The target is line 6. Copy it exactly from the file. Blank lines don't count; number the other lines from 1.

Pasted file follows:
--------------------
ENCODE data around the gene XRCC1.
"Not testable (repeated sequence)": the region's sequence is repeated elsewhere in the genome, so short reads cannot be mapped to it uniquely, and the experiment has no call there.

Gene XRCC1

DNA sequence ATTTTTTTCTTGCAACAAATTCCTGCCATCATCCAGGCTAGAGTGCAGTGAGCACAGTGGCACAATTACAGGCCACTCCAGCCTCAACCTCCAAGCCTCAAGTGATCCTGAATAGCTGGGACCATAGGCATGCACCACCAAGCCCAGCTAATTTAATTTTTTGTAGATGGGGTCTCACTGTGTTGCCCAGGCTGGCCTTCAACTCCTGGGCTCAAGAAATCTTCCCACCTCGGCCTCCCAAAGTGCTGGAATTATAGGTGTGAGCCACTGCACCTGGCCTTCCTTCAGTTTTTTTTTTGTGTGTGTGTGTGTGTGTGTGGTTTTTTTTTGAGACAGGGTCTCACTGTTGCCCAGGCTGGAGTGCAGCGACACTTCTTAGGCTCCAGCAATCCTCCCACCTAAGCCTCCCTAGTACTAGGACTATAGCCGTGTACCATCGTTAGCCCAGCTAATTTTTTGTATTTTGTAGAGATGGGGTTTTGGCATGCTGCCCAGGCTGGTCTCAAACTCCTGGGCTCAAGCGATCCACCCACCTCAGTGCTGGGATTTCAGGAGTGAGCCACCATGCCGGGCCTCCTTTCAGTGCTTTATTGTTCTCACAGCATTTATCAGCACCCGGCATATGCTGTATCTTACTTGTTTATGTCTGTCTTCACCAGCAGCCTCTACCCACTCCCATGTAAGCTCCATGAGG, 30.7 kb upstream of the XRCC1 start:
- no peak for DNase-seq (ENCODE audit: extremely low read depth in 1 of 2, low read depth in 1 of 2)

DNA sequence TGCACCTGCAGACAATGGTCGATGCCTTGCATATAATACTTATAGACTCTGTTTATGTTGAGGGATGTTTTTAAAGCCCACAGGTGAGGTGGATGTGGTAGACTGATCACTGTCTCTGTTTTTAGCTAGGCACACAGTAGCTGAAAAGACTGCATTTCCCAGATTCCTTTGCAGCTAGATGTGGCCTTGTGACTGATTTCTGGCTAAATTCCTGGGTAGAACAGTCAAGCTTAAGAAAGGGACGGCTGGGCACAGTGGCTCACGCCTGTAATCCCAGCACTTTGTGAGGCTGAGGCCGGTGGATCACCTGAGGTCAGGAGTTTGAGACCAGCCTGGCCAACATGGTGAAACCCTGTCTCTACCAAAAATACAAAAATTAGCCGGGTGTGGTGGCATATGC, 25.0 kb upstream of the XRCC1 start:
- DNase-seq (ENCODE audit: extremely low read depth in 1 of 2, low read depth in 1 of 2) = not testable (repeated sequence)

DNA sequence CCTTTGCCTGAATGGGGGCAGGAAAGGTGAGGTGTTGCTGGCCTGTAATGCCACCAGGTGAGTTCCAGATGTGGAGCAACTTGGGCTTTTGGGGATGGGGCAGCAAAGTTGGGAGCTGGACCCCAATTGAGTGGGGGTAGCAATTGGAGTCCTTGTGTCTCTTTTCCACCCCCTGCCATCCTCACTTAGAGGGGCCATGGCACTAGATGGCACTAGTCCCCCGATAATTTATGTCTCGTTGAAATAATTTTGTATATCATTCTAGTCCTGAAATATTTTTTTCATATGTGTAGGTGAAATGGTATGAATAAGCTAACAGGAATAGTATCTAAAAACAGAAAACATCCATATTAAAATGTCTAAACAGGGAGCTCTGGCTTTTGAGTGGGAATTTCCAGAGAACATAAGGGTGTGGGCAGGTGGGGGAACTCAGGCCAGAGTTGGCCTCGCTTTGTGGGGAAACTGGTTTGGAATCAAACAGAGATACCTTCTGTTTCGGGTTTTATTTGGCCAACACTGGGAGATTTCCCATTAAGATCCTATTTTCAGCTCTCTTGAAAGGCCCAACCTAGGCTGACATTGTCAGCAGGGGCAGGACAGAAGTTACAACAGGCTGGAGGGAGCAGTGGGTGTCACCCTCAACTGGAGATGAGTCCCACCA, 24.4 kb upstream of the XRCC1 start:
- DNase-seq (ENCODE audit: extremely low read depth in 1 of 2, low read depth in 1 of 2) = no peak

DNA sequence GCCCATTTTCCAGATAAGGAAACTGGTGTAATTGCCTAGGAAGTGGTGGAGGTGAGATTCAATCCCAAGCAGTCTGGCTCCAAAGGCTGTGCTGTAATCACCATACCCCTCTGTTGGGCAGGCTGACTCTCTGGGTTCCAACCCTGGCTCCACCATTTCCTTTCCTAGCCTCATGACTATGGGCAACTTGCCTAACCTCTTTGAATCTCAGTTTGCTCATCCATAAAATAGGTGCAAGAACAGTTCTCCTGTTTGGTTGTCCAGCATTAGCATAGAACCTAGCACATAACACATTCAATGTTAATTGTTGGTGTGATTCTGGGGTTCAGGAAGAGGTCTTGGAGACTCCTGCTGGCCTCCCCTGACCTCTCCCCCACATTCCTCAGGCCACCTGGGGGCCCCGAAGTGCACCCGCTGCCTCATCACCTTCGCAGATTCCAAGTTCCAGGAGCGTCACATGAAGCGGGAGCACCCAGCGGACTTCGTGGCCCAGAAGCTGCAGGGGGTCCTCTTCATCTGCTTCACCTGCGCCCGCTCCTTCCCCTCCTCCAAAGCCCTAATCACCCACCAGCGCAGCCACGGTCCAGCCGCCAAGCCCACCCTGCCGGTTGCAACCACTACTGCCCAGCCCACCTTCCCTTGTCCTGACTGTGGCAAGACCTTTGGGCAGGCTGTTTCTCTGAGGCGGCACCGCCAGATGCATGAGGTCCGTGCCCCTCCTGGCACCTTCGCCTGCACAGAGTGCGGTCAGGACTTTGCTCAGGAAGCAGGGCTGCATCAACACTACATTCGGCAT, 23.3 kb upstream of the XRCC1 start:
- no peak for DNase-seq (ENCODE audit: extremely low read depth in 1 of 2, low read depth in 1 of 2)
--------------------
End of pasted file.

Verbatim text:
DNA sequence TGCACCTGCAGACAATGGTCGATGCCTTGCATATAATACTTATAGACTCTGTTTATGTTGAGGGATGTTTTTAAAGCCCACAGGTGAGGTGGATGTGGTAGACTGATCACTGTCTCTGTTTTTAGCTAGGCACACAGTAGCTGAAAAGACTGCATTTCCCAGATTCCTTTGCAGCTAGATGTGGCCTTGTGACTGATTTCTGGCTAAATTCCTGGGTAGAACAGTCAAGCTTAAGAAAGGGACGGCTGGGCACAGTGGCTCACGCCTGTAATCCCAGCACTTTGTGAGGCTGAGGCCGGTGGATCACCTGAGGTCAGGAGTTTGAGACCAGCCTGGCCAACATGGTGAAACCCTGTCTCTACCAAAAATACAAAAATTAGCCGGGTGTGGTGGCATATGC, 25.0 kb upstream of the XRCC1 start: